Make the script your own. Although a script is extremely important, it can also hurt you. If you follow a script that you are not comfortable with and read it word for word, you will sound nervous and rigid. This will make the motivated seller uncomfortable and make them want to end the call. It is best to find a script that you can change a little to fit your personality. It is also important to know that you need to be prepared to veer from the script and go with the call. Enjoy the conversation. That is why I like real short scripts with plenty of flexibility.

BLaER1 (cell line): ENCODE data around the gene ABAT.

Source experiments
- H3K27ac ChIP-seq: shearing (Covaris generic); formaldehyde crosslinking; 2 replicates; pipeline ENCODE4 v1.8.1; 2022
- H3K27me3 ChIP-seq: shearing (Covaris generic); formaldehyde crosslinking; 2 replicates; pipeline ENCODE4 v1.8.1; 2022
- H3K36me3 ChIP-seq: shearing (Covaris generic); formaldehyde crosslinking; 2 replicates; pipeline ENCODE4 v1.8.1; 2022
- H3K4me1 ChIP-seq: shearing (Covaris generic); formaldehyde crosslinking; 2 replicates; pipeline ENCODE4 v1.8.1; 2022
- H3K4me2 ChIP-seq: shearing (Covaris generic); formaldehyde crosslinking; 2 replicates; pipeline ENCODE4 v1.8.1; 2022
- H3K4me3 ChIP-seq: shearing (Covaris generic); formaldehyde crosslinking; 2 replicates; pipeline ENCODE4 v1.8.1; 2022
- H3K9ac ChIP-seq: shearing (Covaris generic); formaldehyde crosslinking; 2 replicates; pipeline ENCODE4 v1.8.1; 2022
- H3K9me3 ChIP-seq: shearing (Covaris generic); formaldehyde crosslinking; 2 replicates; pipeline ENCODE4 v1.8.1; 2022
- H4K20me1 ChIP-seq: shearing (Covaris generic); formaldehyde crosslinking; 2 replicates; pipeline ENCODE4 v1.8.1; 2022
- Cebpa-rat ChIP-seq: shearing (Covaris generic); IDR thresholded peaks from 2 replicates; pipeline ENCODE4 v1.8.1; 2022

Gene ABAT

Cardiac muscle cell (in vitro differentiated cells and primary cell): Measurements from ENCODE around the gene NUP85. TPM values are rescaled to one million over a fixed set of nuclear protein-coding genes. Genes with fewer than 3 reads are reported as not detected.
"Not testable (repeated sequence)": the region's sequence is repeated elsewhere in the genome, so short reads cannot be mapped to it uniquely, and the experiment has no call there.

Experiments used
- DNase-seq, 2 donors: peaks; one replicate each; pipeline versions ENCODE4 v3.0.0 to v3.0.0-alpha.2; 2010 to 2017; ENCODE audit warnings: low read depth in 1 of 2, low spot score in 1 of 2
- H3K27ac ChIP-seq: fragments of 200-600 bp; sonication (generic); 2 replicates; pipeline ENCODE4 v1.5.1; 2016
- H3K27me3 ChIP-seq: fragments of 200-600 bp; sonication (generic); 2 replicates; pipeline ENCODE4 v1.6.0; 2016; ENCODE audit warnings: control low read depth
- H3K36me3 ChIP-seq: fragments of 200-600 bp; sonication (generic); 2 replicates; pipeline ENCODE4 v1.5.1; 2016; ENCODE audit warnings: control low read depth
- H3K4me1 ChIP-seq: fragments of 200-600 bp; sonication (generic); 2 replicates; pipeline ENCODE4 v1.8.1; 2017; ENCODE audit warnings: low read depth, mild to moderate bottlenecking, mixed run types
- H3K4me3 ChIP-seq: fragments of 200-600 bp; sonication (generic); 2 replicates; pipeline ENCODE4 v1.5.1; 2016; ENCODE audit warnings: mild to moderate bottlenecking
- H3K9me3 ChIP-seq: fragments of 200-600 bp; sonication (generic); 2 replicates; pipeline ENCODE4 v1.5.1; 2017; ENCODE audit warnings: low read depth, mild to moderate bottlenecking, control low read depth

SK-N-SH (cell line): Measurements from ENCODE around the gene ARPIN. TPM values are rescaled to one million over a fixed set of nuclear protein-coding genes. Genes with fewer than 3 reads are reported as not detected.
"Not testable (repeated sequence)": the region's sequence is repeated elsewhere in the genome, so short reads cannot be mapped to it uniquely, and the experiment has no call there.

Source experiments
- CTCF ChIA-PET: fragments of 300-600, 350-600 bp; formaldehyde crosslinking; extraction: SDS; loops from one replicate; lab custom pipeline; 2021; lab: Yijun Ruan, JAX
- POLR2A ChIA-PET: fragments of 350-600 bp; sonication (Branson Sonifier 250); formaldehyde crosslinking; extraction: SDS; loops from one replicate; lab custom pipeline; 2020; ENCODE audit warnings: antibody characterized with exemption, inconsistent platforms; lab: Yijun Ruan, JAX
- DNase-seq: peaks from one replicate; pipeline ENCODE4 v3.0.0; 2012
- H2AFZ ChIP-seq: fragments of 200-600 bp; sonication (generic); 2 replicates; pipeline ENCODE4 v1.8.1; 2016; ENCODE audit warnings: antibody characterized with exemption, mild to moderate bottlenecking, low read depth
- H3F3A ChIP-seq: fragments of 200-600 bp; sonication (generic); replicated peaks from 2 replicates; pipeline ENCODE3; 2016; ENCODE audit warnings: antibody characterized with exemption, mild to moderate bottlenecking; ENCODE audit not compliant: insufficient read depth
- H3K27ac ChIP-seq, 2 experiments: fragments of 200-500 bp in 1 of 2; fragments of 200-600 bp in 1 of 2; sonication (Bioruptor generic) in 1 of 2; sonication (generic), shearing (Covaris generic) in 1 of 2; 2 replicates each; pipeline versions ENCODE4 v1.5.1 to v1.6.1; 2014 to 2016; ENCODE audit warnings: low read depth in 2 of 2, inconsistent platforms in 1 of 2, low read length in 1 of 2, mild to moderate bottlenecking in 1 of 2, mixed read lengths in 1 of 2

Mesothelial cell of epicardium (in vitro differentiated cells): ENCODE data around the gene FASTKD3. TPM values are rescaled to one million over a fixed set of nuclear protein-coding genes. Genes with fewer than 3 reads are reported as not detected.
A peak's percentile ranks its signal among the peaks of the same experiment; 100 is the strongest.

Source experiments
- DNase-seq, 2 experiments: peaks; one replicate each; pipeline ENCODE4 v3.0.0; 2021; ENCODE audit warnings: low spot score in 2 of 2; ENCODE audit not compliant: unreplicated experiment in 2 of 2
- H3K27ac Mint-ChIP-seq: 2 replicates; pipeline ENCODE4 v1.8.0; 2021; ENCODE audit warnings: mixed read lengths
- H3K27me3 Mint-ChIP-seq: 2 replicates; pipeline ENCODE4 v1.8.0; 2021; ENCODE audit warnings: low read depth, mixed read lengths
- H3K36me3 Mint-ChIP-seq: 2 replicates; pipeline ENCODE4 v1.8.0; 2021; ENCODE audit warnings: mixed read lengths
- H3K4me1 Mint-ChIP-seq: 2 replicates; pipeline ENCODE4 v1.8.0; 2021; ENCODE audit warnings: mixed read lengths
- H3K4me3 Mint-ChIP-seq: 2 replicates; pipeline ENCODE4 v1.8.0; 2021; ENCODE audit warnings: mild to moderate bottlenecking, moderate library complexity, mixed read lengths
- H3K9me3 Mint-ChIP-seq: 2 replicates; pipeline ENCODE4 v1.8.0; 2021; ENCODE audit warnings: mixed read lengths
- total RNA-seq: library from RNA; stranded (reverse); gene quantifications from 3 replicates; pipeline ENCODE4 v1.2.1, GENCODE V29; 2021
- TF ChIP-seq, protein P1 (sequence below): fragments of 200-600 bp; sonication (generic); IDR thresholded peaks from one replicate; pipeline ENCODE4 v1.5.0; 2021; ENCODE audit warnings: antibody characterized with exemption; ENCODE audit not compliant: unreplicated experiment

Don’t sell on the phone. When I was just starting, the script I was using had me make a creative offer on the phone. If the seller was open to the offer, I would set the meeting and negotiate the numbers. It took hundreds of calls to get an appointment with a seller, because I was over qualifying them by selling on the phone. Maybe someday your time will be way too valuable to meet with sellers that you might not do business with, but for most of us, getting the appointment with a qualified lead is the most important result. The way you do this is to qualify their motivation and then schedule a time to view the house; the goal is not to get a deal on the phone. If they ask for an offer you can simply say you need to see the house before you can discuss it and that they should invite you over. The qualifying question in my script is, “Sounds like a great house. Why would you even consider selling?” The answer to this question will give me enough information to schedule a meeting or not.